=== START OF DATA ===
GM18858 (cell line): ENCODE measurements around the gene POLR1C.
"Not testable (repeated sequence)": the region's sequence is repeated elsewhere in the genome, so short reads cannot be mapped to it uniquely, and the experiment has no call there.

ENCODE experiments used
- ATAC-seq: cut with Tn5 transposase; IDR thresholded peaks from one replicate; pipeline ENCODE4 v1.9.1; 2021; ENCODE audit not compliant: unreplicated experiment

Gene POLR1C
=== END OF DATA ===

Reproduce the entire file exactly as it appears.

GM18858 (cell line): ENCODE measurements around the gene POLR1C.
"Not testable (repeated sequence)": the region's sequence is repeated elsewhere in the genome, so short reads cannot be mapped to it uniquely, and the experiment has no call there.

ENCODE experiments used
- ATAC-seq: cut with Tn5 transposase; IDR thresholded peaks from one replicate; pipeline ENCODE4 v1.9.1; 2021; ENCODE audit not compliant: unreplicated experiment

Gene POLR1C